There are others involved in backyard breeding who may appear harmless at first or can be hard to identify. They only breed one or two litters and house them inside so others aren’t aware of what they’re doing.

They may raise both parents and even let you see them when you meet the puppies. You’ll naturally assume they have been cared for properly as they’ll all look clean and happy.

You won’t suspect they’re backyard breeders, even though they have the best intentions and there are times when they don’t even think they’re doing anything wrong.

Backyard Breeder Type Pomeranian Puppies
Backyard Breeder Type Pomeranian Puppies

What’s Wrong With Backyard Breeding?

The first obvious fact is they don’t have the knowledge and experience that a genuine show Pomeranian breeder has when it comes to breeding their chosen breed.

The genuine show Pomeranian breeders can breed for ideal qualities and reduce any unwanted characteristics and they’ll usually have some knowledge of genetics.

They keep comprehensive files on all their dogs and puppies, often going back a few generations. Serious health concerns can be screened for.

On the other hand, a backyard Pomeranian breeder will have some knowledge of his breed and will assume everything else.

Backyard Pomeranian breeders typically simply mate their bitches to the most conveniently located and available male. Perhaps their own male or a friend’s dog, without any health screenings, research on the breeding lines, and any compatibility concerns.

The backyard Pomeranian breeder’s bitch may have a genetic predisposition towards luxating patellas or other problems he may not know about. Because of insufficient knowledge of prior generations, new owners may incur thousands of dollars in expenses to fix major health problems.

Even worse is that the new owner may have a temperamental new dog that may end up being left at a shelter or, sadly, being euthanized. Show Pomeranian breeders, on the other hand, will devote many hours to planning a litter with dogs that are true to the Pomeranian Breed Standard, have been temperament tested, proven in the show ring, and have health tested.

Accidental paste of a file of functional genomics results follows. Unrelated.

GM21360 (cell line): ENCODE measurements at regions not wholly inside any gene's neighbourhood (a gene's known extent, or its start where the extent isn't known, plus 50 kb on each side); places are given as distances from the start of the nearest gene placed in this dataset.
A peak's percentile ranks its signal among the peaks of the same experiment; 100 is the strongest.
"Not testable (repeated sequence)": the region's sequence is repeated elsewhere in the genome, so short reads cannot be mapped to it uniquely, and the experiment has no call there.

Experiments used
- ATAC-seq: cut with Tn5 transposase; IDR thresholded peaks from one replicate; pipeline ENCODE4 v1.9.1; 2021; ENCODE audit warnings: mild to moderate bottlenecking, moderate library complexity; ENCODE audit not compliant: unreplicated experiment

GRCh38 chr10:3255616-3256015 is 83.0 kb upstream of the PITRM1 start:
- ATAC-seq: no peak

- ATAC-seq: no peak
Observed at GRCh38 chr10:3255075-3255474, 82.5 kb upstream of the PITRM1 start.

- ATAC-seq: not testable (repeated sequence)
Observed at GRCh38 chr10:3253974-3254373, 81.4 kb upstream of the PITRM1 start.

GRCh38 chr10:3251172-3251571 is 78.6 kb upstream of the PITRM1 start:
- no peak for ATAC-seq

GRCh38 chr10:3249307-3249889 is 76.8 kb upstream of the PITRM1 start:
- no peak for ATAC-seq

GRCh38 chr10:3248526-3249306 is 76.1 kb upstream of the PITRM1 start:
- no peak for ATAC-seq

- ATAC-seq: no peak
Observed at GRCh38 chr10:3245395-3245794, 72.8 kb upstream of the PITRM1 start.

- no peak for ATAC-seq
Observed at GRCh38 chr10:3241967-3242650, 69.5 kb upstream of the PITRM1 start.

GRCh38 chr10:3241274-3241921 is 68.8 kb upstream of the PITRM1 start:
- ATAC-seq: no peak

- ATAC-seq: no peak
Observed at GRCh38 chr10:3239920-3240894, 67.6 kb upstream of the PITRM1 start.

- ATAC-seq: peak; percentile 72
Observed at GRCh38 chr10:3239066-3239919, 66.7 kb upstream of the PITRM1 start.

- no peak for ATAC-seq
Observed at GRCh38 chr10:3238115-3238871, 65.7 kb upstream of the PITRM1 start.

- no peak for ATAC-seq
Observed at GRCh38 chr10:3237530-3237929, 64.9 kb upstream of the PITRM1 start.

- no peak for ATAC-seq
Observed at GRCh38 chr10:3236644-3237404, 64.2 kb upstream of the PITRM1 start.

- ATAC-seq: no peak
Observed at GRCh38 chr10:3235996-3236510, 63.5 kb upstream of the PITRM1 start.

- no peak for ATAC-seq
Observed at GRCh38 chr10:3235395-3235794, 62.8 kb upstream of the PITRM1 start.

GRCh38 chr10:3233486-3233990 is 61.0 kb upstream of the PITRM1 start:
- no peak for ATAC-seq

Pomeranian puppy from a Show Breeder versus Pet Shop or Backyard Breeder Pomeranian Puppy
Pomeranian puppy from a Show Breeder versus Pet Shop or Backyard Breeder Pomeranian Puppy

Reputable Breeders

The objective of SHOW dog breeders is to preserve dog breeds, contribute to the advancement of the breed by producing dogs that are healthy in mind and body and are as close as possible to the Breed Standard.

Animal welfare is always a number one priority with responsible breeding. These dog breeders also provide support for shelter animals.

Most genuine dog breeders will put restrictions on the puppy owner’s right to breed and will get pet puppy buyers to sign a specific contract, promising they won’t breed the puppies, thereby avoiding the creation of substandard litters. Some will give a partial refund if a buyer has a neuter/spay certificate supplied by their vet.

Many Pomeranian lovers regard breeding high-quality, healthy Poms as an obsession. Their lives are centered around their dogs and they join their national breed clubs and national breed-specific clubs. These people are sometimes referred to as hobby breeders and they compete in performance events and conformation shows.

They’re generally known as preservation or responsible breeders but that doesn’t fully describe their complete dedication.

Lots of people assume good breeders breed puppies for money.

Serious show Pomeranian hobby breeders are not breeding dogs for that reason. It’s purely because they love their chosen dog breed. The amount of money they spend on their dogs far outweighs the amount they would ever get back.

Preservation Reputable Breeder Bred Pomeranian Puppies
Preservation Reputable Breeder Bred Pomeranian Puppies

Don’t be Fooled by the Term “Registered Breeder”

Anyone can easily join the Kennel Club and become a registered breeder. Registered Pomeranian breeders can also be backyard breeders. Would-be Pomeranian puppy owners need to recognize and understand the real difference between show Pomeranian breeders and registered backyard breeders.

The incentives are very high to be a registered breeder: higher prices, easier to advertise and sell kennel club registered pups. Don’t be fooled into purchasing a Pomeranian puppy from a registered backyard Pomeranian breeder.

What is a Backyard Breeder?
What is a Backyard Breeder?

Final Thoughts

Backyard breeders are people who breed their often not pedigree AKC dog with any other dog to produce pups for sale. The parents can be purebreds or even crossbred dogs. Usually, no screening process goes into selecting breeding pairs.

However, the irresponsible breeder may not be aware that this practice is unethical for many reasons, including that it can lead to genetic health problems in offspring.

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References and Further Reading:
[1] Official Standard of the Pomeranian (AKC). American Kennel Club, 2011.
[2] Official English Kennel Club Pomeranian Breed Standard, 2017.
[3] Kimbering Pomeranians “1891-1991”.
[4] Denise Leo, The Pomeranian Handbook.